The approaches discussed previously are great for testing ES6 code you’re currently working on, or for quickly trying out new features, but in the browser they are nowhere near ready for production use. Hardly anyone who visits your web page will be using the nightly build of Chrome or Firefox, and even fewer will have experimental JavaScript enabled.

That doesn’t mean you can’t start preparing your codebase for the future though. Traceur is a project by Google designed to take ES6 code and give you back ES5 code that’s compatible with modern browsers in their default settings (the settings your users will have). Traceur doesn’t support all of the features specified by ES6, and some of the implementations differ slightly from the spec, but the project is very active and features are updated on a regular basis.

Traceur is available as a JavaScript library that can be included on any web page to automatically transpile the contents of text/traceur type script tags. This usage is not recommended because the browser will be doing a whole lot of unnecessary extra work. A better solution is to integrate the transpilation process into your build. As Grunt has become the de facto standard build tool for JavaScript, we’ll look at that one in particular.

A Grunt plugin for Traceur is already available and is actively developed. You can install it in the usual way (with npm install --save-dev grunt-traceur) and easily integrate it into your existing Gruntfile:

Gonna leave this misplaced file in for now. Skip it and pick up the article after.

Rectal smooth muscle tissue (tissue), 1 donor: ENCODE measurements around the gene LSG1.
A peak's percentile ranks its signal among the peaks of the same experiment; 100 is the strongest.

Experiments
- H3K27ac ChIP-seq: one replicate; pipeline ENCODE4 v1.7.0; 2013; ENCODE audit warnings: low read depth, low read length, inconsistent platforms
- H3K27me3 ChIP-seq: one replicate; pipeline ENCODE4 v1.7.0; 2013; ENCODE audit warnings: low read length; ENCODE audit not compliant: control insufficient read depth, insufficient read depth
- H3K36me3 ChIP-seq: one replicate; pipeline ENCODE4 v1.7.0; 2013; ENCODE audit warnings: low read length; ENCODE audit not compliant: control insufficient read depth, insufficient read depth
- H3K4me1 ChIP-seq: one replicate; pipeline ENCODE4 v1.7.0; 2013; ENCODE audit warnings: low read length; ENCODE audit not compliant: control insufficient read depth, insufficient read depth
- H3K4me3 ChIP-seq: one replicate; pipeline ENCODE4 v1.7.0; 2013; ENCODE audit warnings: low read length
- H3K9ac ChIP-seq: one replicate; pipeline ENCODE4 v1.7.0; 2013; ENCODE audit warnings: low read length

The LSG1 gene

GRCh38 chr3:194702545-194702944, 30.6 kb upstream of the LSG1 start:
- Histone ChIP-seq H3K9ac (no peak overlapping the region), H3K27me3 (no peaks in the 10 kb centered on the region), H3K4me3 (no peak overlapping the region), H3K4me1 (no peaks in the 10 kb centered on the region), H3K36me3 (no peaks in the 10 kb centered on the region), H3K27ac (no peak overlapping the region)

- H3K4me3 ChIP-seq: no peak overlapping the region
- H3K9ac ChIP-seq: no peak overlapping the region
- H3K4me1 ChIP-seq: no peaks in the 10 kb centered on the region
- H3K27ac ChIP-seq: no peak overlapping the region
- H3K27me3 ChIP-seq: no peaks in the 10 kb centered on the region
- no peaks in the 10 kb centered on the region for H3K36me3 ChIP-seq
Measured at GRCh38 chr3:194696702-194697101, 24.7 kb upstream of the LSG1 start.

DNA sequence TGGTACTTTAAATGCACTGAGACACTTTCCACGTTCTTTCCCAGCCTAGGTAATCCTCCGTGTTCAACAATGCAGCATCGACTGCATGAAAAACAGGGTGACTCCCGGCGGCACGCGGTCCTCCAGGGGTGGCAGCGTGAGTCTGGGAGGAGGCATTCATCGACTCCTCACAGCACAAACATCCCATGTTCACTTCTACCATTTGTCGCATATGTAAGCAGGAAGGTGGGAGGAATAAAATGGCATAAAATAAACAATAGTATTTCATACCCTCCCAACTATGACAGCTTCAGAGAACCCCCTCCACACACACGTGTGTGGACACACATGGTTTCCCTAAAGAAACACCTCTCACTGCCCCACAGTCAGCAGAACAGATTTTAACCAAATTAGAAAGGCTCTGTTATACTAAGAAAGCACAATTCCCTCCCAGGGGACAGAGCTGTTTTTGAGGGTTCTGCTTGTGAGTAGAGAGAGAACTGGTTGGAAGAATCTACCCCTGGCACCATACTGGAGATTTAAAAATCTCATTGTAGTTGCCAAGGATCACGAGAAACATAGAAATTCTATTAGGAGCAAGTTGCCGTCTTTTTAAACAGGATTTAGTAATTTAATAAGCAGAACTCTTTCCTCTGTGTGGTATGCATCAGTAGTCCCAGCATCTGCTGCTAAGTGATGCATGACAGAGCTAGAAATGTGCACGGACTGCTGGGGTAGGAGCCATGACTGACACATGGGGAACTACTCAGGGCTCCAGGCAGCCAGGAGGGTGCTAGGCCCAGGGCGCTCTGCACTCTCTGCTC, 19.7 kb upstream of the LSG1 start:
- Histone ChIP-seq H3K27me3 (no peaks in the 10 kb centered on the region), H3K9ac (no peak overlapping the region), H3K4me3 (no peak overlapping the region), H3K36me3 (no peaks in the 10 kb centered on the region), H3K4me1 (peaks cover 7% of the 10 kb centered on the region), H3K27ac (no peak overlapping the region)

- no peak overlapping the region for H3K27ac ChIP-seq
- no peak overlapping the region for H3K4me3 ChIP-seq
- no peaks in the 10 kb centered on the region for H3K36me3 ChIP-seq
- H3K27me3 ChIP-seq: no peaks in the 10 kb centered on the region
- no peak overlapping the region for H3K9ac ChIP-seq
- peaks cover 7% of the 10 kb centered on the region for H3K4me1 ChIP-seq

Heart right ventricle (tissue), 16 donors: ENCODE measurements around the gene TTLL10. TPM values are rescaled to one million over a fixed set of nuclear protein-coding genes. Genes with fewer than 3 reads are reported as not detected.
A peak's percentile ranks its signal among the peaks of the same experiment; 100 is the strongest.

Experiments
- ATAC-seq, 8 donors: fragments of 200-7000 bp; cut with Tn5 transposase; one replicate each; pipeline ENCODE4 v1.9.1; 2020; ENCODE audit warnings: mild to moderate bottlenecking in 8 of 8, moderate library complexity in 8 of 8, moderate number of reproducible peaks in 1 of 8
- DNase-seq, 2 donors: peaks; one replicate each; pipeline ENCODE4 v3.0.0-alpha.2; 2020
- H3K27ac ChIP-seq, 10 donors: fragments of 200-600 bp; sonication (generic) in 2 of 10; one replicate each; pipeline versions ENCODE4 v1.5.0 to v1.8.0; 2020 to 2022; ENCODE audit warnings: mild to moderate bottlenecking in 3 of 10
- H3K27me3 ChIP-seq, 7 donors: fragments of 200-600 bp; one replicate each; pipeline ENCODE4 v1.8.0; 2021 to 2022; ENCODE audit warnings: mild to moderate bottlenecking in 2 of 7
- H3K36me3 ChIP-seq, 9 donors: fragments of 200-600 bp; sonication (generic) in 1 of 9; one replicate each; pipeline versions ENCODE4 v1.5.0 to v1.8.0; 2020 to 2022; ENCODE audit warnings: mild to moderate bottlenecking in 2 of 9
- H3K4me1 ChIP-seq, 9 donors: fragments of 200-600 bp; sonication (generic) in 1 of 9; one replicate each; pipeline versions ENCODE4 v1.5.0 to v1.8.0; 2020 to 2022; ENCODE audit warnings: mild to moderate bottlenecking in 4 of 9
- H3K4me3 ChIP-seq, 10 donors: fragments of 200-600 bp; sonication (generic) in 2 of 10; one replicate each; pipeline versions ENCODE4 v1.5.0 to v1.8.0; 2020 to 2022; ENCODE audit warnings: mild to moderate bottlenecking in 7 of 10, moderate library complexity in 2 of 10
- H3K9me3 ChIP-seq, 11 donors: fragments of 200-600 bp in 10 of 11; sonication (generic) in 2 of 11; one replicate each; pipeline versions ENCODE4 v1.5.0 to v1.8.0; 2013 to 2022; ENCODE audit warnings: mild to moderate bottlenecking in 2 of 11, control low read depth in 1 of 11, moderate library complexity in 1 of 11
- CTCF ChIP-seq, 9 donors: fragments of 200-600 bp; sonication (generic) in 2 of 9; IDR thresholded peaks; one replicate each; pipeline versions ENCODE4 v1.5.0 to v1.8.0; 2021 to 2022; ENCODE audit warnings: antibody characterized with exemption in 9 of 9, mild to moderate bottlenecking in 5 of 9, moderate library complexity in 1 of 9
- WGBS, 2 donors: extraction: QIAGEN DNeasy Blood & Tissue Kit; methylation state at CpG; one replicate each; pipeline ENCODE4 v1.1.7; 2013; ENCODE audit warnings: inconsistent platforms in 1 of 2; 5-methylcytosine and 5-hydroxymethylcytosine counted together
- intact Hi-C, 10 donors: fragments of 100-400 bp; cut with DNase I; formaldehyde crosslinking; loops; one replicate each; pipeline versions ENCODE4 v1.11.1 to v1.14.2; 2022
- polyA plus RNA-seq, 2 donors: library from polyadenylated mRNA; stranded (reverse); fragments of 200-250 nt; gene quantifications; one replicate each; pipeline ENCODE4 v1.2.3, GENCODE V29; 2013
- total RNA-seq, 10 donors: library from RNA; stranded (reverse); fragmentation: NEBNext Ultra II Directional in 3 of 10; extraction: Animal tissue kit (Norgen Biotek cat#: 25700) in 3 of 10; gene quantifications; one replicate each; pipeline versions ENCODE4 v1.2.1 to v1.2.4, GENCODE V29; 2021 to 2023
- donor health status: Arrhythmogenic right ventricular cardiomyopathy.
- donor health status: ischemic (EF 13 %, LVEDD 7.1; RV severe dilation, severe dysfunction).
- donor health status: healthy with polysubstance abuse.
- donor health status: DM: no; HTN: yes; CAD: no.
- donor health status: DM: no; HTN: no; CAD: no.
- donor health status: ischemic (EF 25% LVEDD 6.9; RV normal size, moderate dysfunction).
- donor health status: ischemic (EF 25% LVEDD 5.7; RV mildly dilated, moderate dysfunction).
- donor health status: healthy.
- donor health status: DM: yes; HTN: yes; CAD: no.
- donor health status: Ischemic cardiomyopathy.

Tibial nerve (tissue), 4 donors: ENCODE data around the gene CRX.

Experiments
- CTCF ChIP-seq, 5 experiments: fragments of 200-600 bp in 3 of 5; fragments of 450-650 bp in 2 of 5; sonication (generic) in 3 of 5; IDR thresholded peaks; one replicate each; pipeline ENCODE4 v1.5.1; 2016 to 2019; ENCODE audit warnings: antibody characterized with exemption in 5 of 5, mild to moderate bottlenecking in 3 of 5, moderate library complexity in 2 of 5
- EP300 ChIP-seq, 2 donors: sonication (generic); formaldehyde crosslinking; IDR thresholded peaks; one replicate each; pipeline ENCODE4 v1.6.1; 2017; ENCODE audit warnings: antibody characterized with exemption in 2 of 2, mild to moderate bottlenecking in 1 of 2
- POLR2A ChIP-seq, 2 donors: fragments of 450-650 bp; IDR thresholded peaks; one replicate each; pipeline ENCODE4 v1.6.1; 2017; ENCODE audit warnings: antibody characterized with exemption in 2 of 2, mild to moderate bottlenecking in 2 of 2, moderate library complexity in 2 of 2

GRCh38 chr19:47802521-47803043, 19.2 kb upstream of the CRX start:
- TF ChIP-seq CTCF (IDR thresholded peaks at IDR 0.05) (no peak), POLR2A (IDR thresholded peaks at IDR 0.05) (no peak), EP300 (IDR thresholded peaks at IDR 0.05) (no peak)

grunt.initConfig({
    traceur: {
        app: {
            files:{
                "build/": ["es6/**/*.js"]
            }
        }
    }
});
grunt.loadNpmTasks("grunt-traceur");

The above example will take all *.js files within the es6 directory, transpile them to ES5 and place the output files in the build directory.

An example

Here’s a very basic example demonstrating just a few of the ES6 features you’ll learn about throughout this series. You can have a look at the transpiled code in action on JSBin.

class Person {                                          // The 'class' keyword
    constructor(name, age) {                            // Constructors
        this.name = name;
        this.age = age;
    }
}

class Developer extends Person {                        // The 'extends' keyword
    constructor(name, age, ...languages) {              // Rest parameters
        super(name, age);                               // Super calls
        this.languages = [...languages];                // The spread operator
    }
    printLanguages() {                                  // Short method definitions
        for(let lang of this.languages) {               // The for..of loop
            console.log(lang);
        }
    }
}

let me = new Developer("James", 23, "ES5", "ES6");     // Block scoping

Come back soon for the next part, where we’ll start to look at some actual ES6 code. Follow us on twitter to be notified when it’s posted, and don’t forget we’re hiring


About the Author

James Allardice

James Allardice is a Senior JavaScript Developer at Venntro. He is passionate about clean, maintainable JavaScript and is regularly on the lookout for ways to improve the JavaScript development process. He's currently interested in JSHint, Grunt, AngularJS and ECMAScript6.